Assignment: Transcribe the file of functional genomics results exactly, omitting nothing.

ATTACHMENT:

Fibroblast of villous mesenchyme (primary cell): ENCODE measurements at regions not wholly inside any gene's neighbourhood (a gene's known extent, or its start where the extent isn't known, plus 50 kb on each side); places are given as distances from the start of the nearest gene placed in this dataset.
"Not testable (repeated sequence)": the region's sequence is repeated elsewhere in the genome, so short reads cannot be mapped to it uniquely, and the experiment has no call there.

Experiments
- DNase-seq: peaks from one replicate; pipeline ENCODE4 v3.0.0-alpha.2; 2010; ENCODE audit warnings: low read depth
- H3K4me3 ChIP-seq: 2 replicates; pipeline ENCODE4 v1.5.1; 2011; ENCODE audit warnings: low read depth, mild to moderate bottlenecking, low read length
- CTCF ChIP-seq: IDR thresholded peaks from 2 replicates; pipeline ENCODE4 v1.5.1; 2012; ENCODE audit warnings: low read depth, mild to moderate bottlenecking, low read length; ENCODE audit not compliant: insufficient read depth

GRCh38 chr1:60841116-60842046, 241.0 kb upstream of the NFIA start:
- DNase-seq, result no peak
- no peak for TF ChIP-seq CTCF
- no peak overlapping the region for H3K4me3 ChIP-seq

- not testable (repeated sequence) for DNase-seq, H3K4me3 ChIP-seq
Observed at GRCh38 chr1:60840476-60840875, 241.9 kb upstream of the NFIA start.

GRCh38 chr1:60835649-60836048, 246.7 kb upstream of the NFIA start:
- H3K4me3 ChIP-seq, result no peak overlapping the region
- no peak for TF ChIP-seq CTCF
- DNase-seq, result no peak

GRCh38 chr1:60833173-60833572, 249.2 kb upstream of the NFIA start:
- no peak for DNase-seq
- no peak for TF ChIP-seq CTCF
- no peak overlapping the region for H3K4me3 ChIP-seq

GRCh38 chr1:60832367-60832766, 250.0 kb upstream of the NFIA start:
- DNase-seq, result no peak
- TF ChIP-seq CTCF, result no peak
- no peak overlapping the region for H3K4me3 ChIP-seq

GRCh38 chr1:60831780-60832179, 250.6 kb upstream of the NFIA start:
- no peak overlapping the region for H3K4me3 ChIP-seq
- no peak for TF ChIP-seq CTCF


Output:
Fibroblast of villous mesenchyme (primary cell): ENCODE measurements at regions not wholly inside any gene's neighbourhood (a gene's known extent, or its start where the extent isn't known, plus 50 kb on each side); places are given as distances from the start of the nearest gene placed in this dataset.
"Not testable (repeated sequence)": the region's sequence is repeated elsewhere in the genome, so short reads cannot be mapped to it uniquely, and the experiment has no call there.

Experiments
- DNase-seq: peaks from one replicate; pipeline ENCODE4 v3.0.0-alpha.2; 2010; ENCODE audit warnings: low read depth
- H3K4me3 ChIP-seq: 2 replicates; pipeline ENCODE4 v1.5.1; 2011; ENCODE audit warnings: low read depth, mild to moderate bottlenecking, low read length
- CTCF ChIP-seq: IDR thresholded peaks from 2 replicates; pipeline ENCODE4 v1.5.1; 2012; ENCODE audit warnings: low read depth, mild to moderate bottlenecking, low read length; ENCODE audit not compliant: insufficient read depth

GRCh38 chr1:60841116-60842046, 241.0 kb upstream of the NFIA start:
- DNase-seq, result no peak
- no peak for TF ChIP-seq CTCF
- no peak overlapping the region for H3K4me3 ChIP-seq

- not testable (repeated sequence) for DNase-seq, H3K4me3 ChIP-seq
Observed at GRCh38 chr1:60840476-60840875, 241.9 kb upstream of the NFIA start.

GRCh38 chr1:60835649-60836048, 246.7 kb upstream of the NFIA start:
- H3K4me3 ChIP-seq, result no peak overlapping the region
- no peak for TF ChIP-seq CTCF
- DNase-seq, result no peak

GRCh38 chr1:60833173-60833572, 249.2 kb upstream of the NFIA start:
- no peak for DNase-seq
- no peak for TF ChIP-seq CTCF
- no peak overlapping the region for H3K4me3 ChIP-seq

GRCh38 chr1:60832367-60832766, 250.0 kb upstream of the NFIA start:
- DNase-seq, result no peak
- TF ChIP-seq CTCF, result no peak
- no peak overlapping the region for H3K4me3 ChIP-seq

GRCh38 chr1:60831780-60832179, 250.6 kb upstream of the NFIA start:
- no peak overlapping the region for H3K4me3 ChIP-seq
- no peak for TF ChIP-seq CTCF